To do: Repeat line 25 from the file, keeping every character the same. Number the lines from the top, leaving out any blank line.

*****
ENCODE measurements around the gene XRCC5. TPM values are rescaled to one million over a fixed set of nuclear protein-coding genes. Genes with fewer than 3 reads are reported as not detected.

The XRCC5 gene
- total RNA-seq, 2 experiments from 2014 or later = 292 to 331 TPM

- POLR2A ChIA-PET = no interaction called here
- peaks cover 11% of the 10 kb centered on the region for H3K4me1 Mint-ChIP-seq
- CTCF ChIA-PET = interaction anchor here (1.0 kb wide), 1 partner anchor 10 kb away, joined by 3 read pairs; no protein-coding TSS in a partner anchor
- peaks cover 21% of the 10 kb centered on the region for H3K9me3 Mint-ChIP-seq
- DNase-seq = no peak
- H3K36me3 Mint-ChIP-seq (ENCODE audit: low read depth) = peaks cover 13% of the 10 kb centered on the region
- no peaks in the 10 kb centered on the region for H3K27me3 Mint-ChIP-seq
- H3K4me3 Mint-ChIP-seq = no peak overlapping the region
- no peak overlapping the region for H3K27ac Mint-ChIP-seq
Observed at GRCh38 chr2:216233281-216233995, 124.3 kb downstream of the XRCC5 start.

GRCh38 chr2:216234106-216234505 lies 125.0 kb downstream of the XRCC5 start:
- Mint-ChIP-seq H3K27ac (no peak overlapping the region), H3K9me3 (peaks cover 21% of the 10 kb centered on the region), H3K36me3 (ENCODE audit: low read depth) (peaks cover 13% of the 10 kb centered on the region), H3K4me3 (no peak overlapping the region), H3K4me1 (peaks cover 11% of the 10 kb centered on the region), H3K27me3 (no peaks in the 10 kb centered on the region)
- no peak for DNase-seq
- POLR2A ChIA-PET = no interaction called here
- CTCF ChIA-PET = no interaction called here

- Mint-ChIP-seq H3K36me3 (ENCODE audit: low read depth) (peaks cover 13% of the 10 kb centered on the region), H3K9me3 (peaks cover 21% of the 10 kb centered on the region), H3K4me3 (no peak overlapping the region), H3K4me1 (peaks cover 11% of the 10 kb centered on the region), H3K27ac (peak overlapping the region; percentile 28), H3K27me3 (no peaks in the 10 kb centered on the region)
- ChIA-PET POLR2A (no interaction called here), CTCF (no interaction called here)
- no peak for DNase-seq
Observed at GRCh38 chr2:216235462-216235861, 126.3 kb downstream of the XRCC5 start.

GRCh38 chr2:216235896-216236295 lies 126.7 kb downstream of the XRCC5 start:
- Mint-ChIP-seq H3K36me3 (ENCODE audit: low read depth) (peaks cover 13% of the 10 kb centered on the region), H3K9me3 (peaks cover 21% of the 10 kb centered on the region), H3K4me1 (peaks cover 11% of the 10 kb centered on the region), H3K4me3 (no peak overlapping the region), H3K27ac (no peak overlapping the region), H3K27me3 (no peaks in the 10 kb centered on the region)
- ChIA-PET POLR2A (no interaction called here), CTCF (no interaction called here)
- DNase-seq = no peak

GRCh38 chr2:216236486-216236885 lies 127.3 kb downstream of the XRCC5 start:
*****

- ChIA-PET POLR2A (no interaction called here), CTCF (no interaction called here)